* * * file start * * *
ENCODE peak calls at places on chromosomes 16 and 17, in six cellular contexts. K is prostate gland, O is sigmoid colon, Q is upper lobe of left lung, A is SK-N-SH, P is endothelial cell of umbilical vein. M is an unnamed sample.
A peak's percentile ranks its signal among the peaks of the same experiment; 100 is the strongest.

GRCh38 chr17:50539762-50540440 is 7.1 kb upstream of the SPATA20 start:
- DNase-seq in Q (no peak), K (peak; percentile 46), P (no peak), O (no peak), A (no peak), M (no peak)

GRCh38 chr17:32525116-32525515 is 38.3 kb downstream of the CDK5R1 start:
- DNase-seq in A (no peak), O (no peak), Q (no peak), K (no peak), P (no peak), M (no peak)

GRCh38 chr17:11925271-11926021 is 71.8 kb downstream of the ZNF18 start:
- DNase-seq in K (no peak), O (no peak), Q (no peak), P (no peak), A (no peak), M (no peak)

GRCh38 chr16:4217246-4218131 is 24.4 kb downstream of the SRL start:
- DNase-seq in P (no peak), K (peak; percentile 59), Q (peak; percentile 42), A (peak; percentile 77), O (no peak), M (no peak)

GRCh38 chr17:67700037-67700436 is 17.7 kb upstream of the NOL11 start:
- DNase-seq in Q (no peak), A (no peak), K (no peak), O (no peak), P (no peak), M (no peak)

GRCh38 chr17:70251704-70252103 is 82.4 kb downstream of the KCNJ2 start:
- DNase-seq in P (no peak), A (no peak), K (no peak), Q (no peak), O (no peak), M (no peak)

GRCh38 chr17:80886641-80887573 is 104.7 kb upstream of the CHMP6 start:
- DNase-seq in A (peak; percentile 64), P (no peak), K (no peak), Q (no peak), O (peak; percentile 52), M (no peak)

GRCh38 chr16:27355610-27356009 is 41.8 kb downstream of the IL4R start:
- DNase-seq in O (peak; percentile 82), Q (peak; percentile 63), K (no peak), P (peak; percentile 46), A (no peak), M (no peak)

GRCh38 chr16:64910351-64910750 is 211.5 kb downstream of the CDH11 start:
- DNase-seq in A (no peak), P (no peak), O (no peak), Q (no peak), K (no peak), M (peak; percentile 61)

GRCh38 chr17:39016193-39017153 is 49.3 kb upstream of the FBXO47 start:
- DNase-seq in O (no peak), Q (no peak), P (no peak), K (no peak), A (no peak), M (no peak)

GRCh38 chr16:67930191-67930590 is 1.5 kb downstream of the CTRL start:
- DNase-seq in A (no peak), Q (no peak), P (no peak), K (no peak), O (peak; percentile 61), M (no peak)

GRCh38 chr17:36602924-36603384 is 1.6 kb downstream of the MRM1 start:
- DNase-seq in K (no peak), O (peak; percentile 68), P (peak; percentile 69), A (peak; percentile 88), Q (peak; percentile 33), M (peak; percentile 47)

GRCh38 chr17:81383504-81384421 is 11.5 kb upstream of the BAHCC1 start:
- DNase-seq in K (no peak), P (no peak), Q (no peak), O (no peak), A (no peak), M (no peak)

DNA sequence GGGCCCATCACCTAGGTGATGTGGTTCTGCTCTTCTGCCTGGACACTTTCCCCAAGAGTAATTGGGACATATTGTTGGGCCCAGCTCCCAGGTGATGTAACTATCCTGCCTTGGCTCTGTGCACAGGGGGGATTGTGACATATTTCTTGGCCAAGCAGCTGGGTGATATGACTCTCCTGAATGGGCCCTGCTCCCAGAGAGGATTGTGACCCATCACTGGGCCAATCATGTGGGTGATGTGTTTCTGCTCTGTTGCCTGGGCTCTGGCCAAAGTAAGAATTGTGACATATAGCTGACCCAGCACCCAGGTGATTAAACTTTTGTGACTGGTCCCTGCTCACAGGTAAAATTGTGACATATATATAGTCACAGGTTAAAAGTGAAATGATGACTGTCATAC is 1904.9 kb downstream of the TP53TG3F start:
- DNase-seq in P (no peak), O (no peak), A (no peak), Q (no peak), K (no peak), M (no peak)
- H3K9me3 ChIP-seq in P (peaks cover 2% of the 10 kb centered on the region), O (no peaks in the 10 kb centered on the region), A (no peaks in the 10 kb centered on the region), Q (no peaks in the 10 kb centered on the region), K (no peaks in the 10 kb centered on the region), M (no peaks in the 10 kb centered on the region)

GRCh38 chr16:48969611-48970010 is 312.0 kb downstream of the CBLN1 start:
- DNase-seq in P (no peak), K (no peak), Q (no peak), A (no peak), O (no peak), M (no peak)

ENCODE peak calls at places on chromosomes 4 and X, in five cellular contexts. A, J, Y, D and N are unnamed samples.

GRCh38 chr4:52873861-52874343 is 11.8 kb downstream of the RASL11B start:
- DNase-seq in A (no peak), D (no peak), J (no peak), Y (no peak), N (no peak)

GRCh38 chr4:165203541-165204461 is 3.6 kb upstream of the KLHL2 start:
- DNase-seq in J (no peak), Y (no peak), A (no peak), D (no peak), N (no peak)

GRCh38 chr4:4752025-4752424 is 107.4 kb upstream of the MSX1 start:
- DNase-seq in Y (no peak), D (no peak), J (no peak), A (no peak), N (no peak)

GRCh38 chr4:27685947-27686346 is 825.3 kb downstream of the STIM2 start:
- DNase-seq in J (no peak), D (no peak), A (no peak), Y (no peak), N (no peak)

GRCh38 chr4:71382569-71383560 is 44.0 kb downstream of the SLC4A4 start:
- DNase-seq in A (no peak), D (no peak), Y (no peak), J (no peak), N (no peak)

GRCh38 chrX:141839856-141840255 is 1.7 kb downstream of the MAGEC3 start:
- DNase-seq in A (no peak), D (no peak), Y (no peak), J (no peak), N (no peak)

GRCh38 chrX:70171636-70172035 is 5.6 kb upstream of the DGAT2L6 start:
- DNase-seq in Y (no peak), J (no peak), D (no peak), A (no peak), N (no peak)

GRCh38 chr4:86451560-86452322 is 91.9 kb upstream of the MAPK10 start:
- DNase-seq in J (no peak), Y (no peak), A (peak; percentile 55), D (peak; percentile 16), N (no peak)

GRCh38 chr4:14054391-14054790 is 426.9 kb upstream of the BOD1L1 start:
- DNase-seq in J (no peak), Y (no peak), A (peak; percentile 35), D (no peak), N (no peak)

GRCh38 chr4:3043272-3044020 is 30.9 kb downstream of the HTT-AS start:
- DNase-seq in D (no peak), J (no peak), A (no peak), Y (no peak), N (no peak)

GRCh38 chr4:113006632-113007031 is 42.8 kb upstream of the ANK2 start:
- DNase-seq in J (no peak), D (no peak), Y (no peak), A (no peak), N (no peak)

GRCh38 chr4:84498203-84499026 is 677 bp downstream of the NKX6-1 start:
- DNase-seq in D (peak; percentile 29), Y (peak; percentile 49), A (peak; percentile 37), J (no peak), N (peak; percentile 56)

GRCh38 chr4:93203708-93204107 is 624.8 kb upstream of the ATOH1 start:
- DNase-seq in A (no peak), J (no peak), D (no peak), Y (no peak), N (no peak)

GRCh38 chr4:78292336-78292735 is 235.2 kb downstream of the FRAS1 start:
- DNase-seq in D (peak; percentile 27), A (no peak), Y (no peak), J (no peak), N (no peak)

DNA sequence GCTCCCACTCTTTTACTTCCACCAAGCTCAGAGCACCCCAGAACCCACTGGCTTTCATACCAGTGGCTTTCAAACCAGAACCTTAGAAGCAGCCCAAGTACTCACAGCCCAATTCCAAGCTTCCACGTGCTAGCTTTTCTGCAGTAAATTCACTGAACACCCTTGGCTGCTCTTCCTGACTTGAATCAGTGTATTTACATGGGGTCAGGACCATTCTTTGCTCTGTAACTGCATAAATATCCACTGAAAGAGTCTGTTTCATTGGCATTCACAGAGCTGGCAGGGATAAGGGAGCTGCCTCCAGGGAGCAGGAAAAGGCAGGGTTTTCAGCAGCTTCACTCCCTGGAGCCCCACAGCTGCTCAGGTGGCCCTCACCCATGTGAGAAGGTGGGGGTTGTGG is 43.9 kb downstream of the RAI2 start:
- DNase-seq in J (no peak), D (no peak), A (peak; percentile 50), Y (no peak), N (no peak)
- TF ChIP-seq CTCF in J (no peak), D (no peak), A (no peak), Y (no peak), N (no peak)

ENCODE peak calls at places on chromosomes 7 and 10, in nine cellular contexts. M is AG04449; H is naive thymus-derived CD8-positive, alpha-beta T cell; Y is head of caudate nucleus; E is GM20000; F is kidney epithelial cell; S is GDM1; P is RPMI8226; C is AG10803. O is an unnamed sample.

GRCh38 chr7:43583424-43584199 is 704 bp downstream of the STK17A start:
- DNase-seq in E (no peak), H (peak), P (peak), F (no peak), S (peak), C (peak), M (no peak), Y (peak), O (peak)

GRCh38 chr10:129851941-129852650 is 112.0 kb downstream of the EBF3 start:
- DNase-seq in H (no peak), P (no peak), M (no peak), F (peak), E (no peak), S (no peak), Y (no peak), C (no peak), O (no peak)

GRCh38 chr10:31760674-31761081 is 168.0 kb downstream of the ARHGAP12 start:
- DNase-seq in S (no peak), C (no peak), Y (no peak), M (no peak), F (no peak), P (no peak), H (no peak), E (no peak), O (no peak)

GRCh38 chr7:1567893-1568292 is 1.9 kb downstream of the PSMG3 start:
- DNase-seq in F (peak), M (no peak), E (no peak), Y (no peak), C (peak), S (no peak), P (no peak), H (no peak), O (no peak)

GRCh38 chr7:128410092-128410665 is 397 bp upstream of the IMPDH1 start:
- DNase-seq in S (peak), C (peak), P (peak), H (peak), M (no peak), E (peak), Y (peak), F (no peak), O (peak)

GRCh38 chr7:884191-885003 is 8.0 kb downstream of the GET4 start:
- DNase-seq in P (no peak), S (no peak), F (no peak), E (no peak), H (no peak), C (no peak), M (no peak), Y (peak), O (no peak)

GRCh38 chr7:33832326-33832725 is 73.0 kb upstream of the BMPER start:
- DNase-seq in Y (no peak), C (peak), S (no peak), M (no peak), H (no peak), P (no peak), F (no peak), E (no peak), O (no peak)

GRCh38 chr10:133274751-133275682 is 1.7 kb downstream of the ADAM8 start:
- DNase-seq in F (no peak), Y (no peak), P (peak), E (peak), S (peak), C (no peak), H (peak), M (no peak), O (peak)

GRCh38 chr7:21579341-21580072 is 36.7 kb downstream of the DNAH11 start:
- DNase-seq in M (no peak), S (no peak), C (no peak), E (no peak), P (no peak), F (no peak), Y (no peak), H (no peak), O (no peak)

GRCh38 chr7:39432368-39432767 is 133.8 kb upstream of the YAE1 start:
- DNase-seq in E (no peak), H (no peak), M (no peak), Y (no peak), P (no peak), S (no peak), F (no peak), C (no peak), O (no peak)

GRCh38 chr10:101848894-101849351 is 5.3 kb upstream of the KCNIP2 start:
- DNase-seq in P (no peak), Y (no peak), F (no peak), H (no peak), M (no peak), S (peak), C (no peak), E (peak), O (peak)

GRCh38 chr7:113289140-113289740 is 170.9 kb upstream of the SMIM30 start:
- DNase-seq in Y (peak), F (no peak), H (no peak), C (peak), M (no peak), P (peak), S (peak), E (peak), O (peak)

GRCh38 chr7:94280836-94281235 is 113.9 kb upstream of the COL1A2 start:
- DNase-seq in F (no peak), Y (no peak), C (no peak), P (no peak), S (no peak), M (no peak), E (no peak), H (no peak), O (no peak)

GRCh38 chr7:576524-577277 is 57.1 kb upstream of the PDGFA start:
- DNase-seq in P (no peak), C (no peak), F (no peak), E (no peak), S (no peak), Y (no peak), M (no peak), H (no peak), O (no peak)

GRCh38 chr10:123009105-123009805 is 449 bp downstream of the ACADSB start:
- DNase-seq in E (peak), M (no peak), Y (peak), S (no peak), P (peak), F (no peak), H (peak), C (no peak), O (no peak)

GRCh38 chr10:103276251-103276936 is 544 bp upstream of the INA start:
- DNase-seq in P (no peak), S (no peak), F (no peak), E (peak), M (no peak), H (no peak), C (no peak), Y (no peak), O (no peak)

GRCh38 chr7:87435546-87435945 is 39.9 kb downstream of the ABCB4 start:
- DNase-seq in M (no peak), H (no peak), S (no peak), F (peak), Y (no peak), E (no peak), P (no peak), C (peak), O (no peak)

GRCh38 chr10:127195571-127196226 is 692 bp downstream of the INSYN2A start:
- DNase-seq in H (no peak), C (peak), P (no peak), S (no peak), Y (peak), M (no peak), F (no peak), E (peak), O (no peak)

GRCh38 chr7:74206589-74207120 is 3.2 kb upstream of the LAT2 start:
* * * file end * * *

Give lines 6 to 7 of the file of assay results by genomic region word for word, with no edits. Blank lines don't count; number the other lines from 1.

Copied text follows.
- DNase-seq in A (no peak), O (no peak), Q (no peak), K (no peak), P (no peak), M (no peak)

GRCh38 chr17:11925271-11926021 is 71.8 kb downstream of the ZNF18 start: